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Sports Vision Training

In the world of baseball, teams, coaches and athletes are continually looking for innovative ways to improve performance. Baseball is unlike any other sport in that it requires physical abilities like strength, speed, agility and power, but it is also a game that requires a high level of skill and accuracy. A single mistake in the field, on the mound or in the batter's box can change the outcome of a game. The abilities of the players across the league, by comparison, are very close. The players and teams who make the fewest mistakes prevail in the end.

Baseball is a game of consistency!

In the need to excel in the sport of baseball, it goes without saying that sport specific skill development is a priority. Repetition is a key in our game. But if all we do is play the game and practice our skills, in the end we limit playing potential.

Sports Intangibles

Along with skill development, we need to address flexibility, strength, speed, agility and power. And then, there are sports intangibles! These are the not so obvious traits that often separate the great players from the rest of the field. Sports intangibles include things like game intelligence, timing, reaction speed, anticipation, aggressiveness, etc., and they are all as trainable as any other skill. Sport vision training for baseball is becoming a very important part of preparing for the game as more and more players work on this aspect of their game.

Sports Vision for Baseball

According to visual experts there are five areas of visual performance that baseball players must consider:

  1. Focus: This is the ability to accurately judge distances and quickly focus from near and far points of interest.
  2. Tracking: This is the ability to follow moving objects - an absolute must in baseball.
  3. Visual Coordination: Eye-hand coordination and eye-foot coordination. In order to get in the best position to field a ball, make the throw, time the hit in the batter's box or read the play in the field, the information you get from your eyes must be understood as quickly as possible so you can make the correct movement response.
  4. Depth Perception: The ability to accurately judge distances and react accordingly.
  5. Peripheral Awareness: Whether in the field, running the bases, holding runners, at bat or catching a ball against the wall, being aware of your surroundings while performing a skill is very important and something that should be trained on a regular basis.

Hitting

Hitters in baseball face one of sport's most difficult tasks! A pitch moving at 80-100 mph takes less than half a second to reach home plate. Add on movement to the pitch and hitting the ball is an almost impossible task.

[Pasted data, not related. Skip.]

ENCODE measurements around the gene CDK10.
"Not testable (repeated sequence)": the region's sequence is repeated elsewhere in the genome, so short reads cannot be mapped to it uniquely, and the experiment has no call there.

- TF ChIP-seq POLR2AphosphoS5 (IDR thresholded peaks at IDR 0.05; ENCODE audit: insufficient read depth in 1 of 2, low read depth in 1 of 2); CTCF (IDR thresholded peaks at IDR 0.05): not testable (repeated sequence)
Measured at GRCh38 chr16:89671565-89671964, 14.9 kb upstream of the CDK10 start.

On average the professional baseball player will lose sight of the ball 6-8 feet before it reaches home plate. From there the hitter has to guess/ anticipate where the ball will be when it crosses the plate. Hitters who train their ability to track high speed objects track the ball longer giving them a distinct advantage at the plate. The longer you can track the ball the better your chance of making contact. It is well documented that successful hitters are able to see the ball longer and some claim to see the ball right to the point of contact!!

Hitting Drills

To improve visual skills for hitters there are number of drills you can use:

Smaller Bat or Ball

  • Use in regular soft toss drills players have to concentrate harder to make contact

Colored Balls

  • Use 2-3 different colored golf balls or colored dots on regular baseballs
  • Each color can indicate a different task; bunt, take, opposite side…
  • The hitters must recognize the color and then perform the appropriate task

Numbered Balls

  • With a black marker write a number on the ball in 4-5 places.
  • The number should be about 1 inch high
  • As the ball approaches the hitter must call out the number just before or after contact
  • You can also designate a task with each number in the same manner as colored balls.

Over-speed Pitches

  • It has been well documented that tracking over speed balls can help hitters identify and track balls deeper into the hitting zone.
  • Balls can travel 75mph to 150mph. The player will not swing at the balls; the task is to track the ball as long as possible.
  • Using tennis balls and high speed pitching machines.
  • Simply have the hitters assume the proper hitting stance and track the ball as deep as possible.
  • You can use numbered balls or colored dots and have the hitters call out the proper number or color.

Fielding Drills

Fielding, like hitting, requires very concentrated visual skills. These skills can be trained in the field during practice just as with the hitters.

Colored / Numbered Balls

  • Draw dots or numbers on the ball, Numbers should be ½ to 1 inch in size.
  • As with the hitters players must react to the color on the ball.
  • Blue dot, throw to first, number 2 throw home.
  • You can change the combinations forcing the player to concentrate on the task
  • Close eyes prior to contact.
  • Player opens eyes and finds the ball as quickly as possible.

Rag Balls

  • Using soft balls hit them at your fielders at close range on one or two hops.
  • You can have the players in a kneeling position or standing fielding position.

Fixation Drills

  • Using a ball on the ground or stationary object high up (Light Standard).
  • Have the player fix their vision on the object while the coach calls out directional commands or have the player complete agility drills or calisthenics.